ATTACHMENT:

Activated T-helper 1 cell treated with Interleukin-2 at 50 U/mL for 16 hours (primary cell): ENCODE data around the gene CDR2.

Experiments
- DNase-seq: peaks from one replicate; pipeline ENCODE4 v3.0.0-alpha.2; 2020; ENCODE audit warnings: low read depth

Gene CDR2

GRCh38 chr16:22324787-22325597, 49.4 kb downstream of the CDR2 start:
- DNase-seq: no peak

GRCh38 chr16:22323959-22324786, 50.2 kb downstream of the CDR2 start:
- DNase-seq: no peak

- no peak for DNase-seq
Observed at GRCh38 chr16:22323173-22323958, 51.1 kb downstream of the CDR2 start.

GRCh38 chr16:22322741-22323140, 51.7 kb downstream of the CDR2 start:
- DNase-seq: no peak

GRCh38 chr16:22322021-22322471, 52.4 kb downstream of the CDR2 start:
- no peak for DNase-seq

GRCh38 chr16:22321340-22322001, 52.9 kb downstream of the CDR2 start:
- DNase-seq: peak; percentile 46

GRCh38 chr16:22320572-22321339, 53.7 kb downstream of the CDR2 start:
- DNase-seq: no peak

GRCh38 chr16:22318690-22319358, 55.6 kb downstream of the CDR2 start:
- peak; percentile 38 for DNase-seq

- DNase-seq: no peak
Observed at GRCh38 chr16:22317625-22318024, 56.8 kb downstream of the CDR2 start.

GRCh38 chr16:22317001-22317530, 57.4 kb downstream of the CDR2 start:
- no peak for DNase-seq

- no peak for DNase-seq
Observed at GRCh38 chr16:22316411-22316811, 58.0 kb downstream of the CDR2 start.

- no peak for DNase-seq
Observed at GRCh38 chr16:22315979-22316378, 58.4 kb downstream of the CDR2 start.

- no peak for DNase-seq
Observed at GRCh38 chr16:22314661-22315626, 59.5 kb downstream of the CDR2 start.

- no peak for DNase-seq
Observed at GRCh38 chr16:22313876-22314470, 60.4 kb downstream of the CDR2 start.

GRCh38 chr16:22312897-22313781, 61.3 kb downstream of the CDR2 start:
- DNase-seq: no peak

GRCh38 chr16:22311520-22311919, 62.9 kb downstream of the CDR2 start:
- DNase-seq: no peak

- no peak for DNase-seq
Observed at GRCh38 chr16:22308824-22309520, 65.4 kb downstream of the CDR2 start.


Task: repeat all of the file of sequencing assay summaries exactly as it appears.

Activated T-helper 1 cell treated with Interleukin-2 at 50 U/mL for 16 hours (primary cell): ENCODE data around the gene CDR2.

Experiments
- DNase-seq: peaks from one replicate; pipeline ENCODE4 v3.0.0-alpha.2; 2020; ENCODE audit warnings: low read depth

Gene CDR2

GRCh38 chr16:22324787-22325597, 49.4 kb downstream of the CDR2 start:
- DNase-seq: no peak

GRCh38 chr16:22323959-22324786, 50.2 kb downstream of the CDR2 start:
- DNase-seq: no peak

- no peak for DNase-seq
Observed at GRCh38 chr16:22323173-22323958, 51.1 kb downstream of the CDR2 start.

GRCh38 chr16:22322741-22323140, 51.7 kb downstream of the CDR2 start:
- DNase-seq: no peak

GRCh38 chr16:22322021-22322471, 52.4 kb downstream of the CDR2 start:
- no peak for DNase-seq

GRCh38 chr16:22321340-22322001, 52.9 kb downstream of the CDR2 start:
- DNase-seq: peak; percentile 46

GRCh38 chr16:22320572-22321339, 53.7 kb downstream of the CDR2 start:
- DNase-seq: no peak

GRCh38 chr16:22318690-22319358, 55.6 kb downstream of the CDR2 start:
- peak; percentile 38 for DNase-seq

- DNase-seq: no peak
Observed at GRCh38 chr16:22317625-22318024, 56.8 kb downstream of the CDR2 start.

GRCh38 chr16:22317001-22317530, 57.4 kb downstream of the CDR2 start:
- no peak for DNase-seq

- no peak for DNase-seq
Observed at GRCh38 chr16:22316411-22316811, 58.0 kb downstream of the CDR2 start.

- no peak for DNase-seq
Observed at GRCh38 chr16:22315979-22316378, 58.4 kb downstream of the CDR2 start.

- no peak for DNase-seq
Observed at GRCh38 chr16:22314661-22315626, 59.5 kb downstream of the CDR2 start.

- no peak for DNase-seq
Observed at GRCh38 chr16:22313876-22314470, 60.4 kb downstream of the CDR2 start.

GRCh38 chr16:22312897-22313781, 61.3 kb downstream of the CDR2 start:
- DNase-seq: no peak

GRCh38 chr16:22311520-22311919, 62.9 kb downstream of the CDR2 start:
- DNase-seq: no peak

- no peak for DNase-seq
Observed at GRCh38 chr16:22308824-22309520, 65.4 kb downstream of the CDR2 start.